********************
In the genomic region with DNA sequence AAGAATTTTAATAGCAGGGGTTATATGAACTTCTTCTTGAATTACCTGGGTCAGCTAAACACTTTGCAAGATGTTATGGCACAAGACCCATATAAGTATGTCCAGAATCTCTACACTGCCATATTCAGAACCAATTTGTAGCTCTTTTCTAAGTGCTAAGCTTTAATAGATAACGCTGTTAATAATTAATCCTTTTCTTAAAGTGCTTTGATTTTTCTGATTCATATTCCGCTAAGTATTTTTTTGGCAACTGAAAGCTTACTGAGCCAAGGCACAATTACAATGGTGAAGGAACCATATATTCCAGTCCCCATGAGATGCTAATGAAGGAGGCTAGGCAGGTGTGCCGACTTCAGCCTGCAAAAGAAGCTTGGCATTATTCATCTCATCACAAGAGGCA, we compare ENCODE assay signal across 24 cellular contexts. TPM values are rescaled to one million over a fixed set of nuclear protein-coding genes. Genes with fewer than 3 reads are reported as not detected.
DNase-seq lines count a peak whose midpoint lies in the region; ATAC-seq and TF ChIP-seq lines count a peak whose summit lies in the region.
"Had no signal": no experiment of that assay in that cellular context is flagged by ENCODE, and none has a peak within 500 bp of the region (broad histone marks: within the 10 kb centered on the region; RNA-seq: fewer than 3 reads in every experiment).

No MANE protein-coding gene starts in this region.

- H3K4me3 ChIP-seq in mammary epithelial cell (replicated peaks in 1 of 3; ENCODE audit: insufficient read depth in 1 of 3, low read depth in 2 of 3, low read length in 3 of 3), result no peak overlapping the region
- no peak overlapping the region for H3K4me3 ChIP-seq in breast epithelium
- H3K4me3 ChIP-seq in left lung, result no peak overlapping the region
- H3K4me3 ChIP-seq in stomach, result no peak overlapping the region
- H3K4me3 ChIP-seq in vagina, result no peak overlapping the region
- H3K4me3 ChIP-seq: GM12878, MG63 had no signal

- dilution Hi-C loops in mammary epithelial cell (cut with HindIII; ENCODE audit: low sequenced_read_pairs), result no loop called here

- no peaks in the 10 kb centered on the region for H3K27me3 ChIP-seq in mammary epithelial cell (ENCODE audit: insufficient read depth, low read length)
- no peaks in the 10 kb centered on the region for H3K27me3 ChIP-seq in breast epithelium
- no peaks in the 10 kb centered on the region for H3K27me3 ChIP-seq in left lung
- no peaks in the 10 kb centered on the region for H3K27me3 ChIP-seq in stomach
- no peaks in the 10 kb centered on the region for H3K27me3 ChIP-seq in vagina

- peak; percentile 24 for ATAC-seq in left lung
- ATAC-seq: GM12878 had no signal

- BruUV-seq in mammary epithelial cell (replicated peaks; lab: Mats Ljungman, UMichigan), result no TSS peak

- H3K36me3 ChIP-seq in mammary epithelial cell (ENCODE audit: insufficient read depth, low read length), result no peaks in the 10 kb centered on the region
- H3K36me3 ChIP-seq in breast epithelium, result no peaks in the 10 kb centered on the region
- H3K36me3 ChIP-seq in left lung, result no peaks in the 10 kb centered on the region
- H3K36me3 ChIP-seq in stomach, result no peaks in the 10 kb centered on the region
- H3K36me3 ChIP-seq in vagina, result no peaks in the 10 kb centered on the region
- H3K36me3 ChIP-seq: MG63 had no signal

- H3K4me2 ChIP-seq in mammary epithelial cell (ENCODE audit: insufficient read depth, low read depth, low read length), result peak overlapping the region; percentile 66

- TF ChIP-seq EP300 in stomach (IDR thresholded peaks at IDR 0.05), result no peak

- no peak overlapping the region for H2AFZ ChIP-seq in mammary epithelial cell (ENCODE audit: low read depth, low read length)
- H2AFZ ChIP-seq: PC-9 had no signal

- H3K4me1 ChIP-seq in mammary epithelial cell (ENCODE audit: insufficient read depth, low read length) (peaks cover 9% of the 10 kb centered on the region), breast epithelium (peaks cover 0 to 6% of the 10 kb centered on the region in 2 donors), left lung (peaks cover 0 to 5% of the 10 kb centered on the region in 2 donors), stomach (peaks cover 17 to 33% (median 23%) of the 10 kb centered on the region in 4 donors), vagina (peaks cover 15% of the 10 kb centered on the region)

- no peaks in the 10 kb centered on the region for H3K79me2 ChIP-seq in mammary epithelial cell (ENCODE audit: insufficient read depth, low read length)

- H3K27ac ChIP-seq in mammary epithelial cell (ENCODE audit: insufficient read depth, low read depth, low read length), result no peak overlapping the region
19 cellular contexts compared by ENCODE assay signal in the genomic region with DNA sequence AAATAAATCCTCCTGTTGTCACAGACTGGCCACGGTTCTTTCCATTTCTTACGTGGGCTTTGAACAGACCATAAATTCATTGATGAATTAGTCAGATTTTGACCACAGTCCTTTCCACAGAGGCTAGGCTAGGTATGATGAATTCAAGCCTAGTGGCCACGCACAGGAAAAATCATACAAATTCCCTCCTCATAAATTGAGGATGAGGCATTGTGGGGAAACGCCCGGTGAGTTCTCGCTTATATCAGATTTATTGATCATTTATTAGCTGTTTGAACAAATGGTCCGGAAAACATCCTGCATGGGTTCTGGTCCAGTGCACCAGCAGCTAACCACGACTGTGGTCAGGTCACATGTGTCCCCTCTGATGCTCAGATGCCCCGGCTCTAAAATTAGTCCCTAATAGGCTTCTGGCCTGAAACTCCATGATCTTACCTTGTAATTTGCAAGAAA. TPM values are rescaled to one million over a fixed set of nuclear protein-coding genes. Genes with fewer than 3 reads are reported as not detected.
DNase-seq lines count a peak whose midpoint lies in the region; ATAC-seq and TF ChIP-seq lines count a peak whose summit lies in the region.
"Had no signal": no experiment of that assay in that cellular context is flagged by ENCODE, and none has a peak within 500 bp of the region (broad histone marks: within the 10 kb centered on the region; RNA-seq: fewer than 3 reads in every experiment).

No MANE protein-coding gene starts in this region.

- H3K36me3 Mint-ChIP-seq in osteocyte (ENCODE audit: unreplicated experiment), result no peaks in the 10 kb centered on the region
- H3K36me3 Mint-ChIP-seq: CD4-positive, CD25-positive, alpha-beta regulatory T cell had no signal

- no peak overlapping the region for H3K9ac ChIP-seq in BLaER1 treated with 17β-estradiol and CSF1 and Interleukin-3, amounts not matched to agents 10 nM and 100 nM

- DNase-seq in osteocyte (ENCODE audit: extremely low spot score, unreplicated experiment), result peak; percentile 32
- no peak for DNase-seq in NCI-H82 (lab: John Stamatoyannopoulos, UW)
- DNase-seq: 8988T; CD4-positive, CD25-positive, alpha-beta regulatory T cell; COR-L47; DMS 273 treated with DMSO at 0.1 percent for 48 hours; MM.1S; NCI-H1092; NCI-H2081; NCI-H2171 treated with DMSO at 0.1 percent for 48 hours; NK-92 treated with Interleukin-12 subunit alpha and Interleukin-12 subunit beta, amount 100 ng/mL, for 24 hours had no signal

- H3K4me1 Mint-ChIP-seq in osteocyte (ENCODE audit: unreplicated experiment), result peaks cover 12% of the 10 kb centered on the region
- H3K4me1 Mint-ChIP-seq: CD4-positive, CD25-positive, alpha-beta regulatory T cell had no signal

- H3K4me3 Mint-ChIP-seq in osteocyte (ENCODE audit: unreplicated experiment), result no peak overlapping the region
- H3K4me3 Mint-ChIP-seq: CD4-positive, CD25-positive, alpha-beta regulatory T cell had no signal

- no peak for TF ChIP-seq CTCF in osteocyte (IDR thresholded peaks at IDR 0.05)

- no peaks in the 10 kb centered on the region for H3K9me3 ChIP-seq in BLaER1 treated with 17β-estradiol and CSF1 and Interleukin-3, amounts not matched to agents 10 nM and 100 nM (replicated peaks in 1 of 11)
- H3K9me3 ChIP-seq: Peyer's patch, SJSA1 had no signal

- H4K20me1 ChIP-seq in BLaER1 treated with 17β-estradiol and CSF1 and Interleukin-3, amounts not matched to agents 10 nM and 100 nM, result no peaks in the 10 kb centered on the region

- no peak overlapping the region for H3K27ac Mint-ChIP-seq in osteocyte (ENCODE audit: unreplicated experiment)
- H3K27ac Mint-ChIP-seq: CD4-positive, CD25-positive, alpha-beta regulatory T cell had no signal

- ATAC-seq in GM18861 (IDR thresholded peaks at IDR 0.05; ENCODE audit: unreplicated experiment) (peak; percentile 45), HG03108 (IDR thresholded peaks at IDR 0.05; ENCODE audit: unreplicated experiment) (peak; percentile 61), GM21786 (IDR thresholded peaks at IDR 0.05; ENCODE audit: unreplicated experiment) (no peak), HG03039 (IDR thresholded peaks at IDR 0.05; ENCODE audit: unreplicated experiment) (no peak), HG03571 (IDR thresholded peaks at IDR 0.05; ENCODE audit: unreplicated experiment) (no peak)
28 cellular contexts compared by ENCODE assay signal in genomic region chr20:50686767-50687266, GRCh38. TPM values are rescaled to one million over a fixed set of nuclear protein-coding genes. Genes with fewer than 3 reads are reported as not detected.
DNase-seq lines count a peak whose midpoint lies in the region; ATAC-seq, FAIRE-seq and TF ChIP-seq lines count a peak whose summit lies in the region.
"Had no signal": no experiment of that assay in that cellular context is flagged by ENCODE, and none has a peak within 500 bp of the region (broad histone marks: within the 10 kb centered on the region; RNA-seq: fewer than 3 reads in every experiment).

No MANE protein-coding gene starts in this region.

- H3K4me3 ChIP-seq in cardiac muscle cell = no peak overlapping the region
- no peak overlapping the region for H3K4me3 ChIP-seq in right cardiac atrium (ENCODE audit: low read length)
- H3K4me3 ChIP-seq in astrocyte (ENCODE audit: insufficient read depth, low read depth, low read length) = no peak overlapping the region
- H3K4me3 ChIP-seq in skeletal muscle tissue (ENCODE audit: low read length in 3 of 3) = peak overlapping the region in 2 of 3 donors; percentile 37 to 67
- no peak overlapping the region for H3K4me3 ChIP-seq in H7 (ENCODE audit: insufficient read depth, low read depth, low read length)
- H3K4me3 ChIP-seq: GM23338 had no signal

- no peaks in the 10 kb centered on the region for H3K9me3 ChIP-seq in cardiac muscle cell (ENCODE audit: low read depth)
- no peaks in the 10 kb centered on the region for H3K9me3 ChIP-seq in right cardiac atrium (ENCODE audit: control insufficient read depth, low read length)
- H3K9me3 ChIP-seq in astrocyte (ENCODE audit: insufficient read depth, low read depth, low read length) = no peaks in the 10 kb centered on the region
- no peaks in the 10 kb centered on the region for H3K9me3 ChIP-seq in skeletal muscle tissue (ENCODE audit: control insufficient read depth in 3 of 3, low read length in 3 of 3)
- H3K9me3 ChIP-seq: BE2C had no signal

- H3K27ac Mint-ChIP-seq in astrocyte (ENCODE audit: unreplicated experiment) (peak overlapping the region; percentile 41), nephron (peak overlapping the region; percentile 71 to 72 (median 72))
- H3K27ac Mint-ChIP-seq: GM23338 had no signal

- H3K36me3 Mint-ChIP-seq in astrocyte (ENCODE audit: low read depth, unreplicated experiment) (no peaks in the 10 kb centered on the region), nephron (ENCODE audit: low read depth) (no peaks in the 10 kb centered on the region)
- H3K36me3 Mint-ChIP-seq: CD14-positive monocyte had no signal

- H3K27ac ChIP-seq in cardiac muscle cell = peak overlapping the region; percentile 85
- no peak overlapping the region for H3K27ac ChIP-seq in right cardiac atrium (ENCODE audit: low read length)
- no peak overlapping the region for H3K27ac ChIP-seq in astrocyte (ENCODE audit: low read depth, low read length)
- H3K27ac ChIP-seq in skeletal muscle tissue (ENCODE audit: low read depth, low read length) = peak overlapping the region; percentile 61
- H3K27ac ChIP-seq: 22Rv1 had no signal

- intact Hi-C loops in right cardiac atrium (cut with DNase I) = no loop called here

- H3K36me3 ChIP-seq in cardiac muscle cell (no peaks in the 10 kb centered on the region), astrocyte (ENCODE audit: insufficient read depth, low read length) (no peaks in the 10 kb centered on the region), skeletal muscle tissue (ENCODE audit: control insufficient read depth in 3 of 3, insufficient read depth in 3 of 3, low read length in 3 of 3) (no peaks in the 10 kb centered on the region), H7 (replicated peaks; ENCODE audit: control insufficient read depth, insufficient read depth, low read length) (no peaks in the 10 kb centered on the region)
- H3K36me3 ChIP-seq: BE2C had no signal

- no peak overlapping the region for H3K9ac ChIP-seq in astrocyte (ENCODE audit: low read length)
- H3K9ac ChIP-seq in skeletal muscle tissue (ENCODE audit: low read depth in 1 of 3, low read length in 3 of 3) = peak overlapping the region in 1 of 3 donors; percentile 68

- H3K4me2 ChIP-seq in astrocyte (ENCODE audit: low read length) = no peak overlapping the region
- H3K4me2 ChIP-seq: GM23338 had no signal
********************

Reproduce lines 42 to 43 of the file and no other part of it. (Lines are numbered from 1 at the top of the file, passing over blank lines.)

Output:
- DNase-seq: 8988T; CD4-positive, CD25-positive, alpha-beta regulatory T cell; COR-L47; DMS 273 treated with DMSO at 0.1 percent for 48 hours; MM.1S; NCI-H1092; NCI-H2081; NCI-H2171 treated with DMSO at 0.1 percent for 48 hours; NK-92 treated with Interleukin-12 subunit alpha and Interleukin-12 subunit beta, amount 100 ng/mL, for 24 hours had no signal

- H3K4me1 Mint-ChIP-seq in osteocyte (ENCODE audit: unreplicated experiment), result peaks cover 12% of the 10 kb centered on the region